If you’ve ever struggled to learn a language, especially on your own or in a non-immersive environment, you may feel like total fluency is impossible.
That’s simply not true. The secret to effective language learning is motivation, which is harder to find if you aren’t forced to use it.
How to Learn a Language and Retain Your Motivation
Now that you know why learning a language is difficult, you can start minimizing the reasons why you can’t stick to a consistent schedule. Here are 10 ways to learn a language by yourself.
1. Find Your Motivation
Language learners can easily stay motivated if they focus on why they want to learn in the first place.
Your end goal should be compelling enough to get you through plateaus and frustrations. Some good reasons to learn a language include meeting new people or improving job prospects.
2. Writing vs. Speaking
Writing (or typing) and speaking a language are two very different things. You can become a great reader or writer on your own, but you can’t converse at normal speed without practice.
If you want to learn to speak well, you should take an online class with native language speakers.
3. Take Online Lessons
Students are often uncomfortable speaking to native teachers, causing them to quit. But you need to get out of your comfort zone to improve.
For example, Lingoda French lessons can help you build confidence through consistent conversation.
4. Set Strict Deadlines
Deadlines are the perfect way to motivate yourself, but they can be difficult to manufacture. If you need to move to another country or apply for a job by a specific date, you’re less likely to procrastinate.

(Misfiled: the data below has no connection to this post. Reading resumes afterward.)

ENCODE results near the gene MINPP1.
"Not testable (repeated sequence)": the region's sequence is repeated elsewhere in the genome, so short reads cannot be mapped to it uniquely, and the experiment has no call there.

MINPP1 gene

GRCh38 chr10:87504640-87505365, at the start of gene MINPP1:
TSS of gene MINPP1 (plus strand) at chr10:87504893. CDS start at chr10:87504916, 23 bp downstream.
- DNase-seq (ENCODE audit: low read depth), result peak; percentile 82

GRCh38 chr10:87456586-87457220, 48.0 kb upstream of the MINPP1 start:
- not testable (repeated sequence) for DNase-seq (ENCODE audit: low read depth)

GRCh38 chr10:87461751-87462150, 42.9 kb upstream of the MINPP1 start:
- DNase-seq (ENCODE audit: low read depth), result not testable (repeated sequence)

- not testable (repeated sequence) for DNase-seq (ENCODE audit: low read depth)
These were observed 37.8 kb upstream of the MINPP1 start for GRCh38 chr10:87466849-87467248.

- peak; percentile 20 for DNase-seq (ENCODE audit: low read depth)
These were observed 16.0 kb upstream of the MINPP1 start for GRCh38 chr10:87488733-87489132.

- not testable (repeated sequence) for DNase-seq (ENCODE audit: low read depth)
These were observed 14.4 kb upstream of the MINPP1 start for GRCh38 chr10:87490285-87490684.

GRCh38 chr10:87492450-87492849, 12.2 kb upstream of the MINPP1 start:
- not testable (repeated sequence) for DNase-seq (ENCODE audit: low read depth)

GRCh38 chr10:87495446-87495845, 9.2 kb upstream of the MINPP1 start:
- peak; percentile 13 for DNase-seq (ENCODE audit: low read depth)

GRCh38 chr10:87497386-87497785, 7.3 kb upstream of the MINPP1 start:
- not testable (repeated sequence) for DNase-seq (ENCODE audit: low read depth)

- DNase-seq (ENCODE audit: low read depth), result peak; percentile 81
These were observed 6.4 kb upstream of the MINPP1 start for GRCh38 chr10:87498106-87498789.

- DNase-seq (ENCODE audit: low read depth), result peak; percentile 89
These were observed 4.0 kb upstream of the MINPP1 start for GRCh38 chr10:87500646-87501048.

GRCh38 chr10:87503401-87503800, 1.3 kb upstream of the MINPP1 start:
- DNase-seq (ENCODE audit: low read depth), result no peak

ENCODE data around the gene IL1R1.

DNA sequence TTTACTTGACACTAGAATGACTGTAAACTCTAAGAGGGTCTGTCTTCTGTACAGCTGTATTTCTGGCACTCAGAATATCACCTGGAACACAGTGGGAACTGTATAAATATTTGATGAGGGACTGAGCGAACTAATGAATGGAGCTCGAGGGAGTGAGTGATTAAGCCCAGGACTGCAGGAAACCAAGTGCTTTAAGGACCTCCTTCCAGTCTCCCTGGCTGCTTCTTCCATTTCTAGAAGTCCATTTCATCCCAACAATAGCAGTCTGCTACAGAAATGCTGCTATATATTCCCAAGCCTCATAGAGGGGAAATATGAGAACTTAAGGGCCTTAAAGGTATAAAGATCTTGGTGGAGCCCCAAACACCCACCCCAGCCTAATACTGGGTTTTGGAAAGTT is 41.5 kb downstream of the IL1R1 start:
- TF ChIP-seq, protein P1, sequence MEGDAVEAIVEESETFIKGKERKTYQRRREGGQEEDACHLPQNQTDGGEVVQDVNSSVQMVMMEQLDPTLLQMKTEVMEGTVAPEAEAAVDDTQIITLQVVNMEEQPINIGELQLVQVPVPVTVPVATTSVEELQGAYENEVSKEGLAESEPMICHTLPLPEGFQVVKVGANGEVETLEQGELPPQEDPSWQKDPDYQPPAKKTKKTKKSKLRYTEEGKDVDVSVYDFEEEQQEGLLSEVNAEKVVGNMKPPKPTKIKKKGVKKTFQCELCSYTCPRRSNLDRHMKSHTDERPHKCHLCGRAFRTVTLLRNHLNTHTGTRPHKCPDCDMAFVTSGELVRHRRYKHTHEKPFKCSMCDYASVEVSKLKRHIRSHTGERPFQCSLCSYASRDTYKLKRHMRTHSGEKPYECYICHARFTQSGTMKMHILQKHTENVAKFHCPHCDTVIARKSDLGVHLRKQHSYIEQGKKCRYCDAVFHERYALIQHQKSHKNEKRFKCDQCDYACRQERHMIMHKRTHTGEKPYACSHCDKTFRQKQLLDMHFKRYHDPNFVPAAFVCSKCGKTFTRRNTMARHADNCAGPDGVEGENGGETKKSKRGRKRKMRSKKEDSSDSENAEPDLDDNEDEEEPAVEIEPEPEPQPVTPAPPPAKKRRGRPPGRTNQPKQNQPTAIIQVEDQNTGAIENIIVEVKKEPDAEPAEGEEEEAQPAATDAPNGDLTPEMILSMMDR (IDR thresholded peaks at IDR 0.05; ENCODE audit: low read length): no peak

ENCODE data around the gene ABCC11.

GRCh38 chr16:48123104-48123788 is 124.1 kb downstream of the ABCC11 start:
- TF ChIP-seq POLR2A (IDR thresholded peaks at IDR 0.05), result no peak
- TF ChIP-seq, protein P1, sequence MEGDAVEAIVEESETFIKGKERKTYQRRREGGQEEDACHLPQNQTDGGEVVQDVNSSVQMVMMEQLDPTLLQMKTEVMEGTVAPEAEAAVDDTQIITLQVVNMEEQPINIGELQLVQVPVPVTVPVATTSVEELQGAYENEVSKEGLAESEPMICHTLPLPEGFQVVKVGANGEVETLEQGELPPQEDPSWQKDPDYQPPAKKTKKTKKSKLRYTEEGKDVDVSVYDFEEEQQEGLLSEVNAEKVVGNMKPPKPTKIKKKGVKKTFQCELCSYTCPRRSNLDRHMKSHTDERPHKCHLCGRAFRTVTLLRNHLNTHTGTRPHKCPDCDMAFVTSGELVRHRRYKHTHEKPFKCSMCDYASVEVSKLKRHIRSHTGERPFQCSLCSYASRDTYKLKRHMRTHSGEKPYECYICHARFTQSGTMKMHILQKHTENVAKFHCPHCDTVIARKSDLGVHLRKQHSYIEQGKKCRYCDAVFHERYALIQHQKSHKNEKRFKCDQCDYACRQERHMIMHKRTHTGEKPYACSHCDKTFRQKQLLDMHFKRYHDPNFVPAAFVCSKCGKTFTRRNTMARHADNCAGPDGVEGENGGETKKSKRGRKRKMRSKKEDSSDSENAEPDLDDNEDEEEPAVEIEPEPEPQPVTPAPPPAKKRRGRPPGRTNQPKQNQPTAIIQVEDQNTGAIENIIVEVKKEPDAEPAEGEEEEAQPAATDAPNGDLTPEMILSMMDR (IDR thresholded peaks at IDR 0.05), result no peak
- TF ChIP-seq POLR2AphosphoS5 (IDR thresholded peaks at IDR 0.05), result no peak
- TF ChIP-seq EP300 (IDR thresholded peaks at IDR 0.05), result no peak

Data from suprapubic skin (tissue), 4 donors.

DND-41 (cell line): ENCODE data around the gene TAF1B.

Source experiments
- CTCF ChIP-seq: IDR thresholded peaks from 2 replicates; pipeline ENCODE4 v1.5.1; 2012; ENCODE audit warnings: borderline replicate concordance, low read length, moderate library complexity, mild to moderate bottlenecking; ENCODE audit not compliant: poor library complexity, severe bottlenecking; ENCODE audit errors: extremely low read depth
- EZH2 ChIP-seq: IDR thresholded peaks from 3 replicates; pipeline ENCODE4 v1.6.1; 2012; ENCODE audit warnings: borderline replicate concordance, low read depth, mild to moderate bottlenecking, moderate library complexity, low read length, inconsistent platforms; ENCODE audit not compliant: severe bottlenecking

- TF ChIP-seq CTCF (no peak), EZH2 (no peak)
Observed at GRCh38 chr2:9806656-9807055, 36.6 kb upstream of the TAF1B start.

The closer you are to the deadline, the better, as long as you have a schedule.
5. Listen to Podcasts
Grammar is essential to any language, but new learners should focus on being understandable first.
By listening to podcasts in a foreign language, you’re familiarizing yourself with casual terms and basic sentence structure. You’ll also train your brain to respond quickly.
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6. Schedule Your Time
It’s possible to learn a new language in 6 months, but you have to allocate your time effectively. You can’t just learn for 15 minutes a day, 4 times a week.
While there’s no magic number, you’ll get more out of the experience if you study daily for at least 30 minutes a day.
7. Stay Accountable
When you aren’t learning with someone else, it’s easy to fall off the wagon. That’s why you need to find a way to hold yourself accountable.
You can encourage yourself to stay on track by telling a friend you’re learning a new language. Ask if they could talk about it whenever you see them.
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8. Think in the Language
Native language learners often ask if bilingual people dream of another language. The answer is yes, and they also frequently think in another language.
You’ll eventually do it naturally, as well, but you can accelerate the process by forcing yourself to think in a foreign language.
9. Learn 100 Words
While you should be patient when adopting a new language, you can learn faster by reducing the learning curve.
There are 500 words in every language that appear in conversation so often that you’ll hear at least 100 of them daily. From there, you can hit the 1000-word milestone.
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10. Use a Dictionary App
Once you know the first 1000 words in a language, you can converse with 80% of native speakers.
That’s very cool, but that still leaves the extra 20% that could come up when you aren’t ready.
Fortunately, you can stay ready if you download a dictionary app on your phone.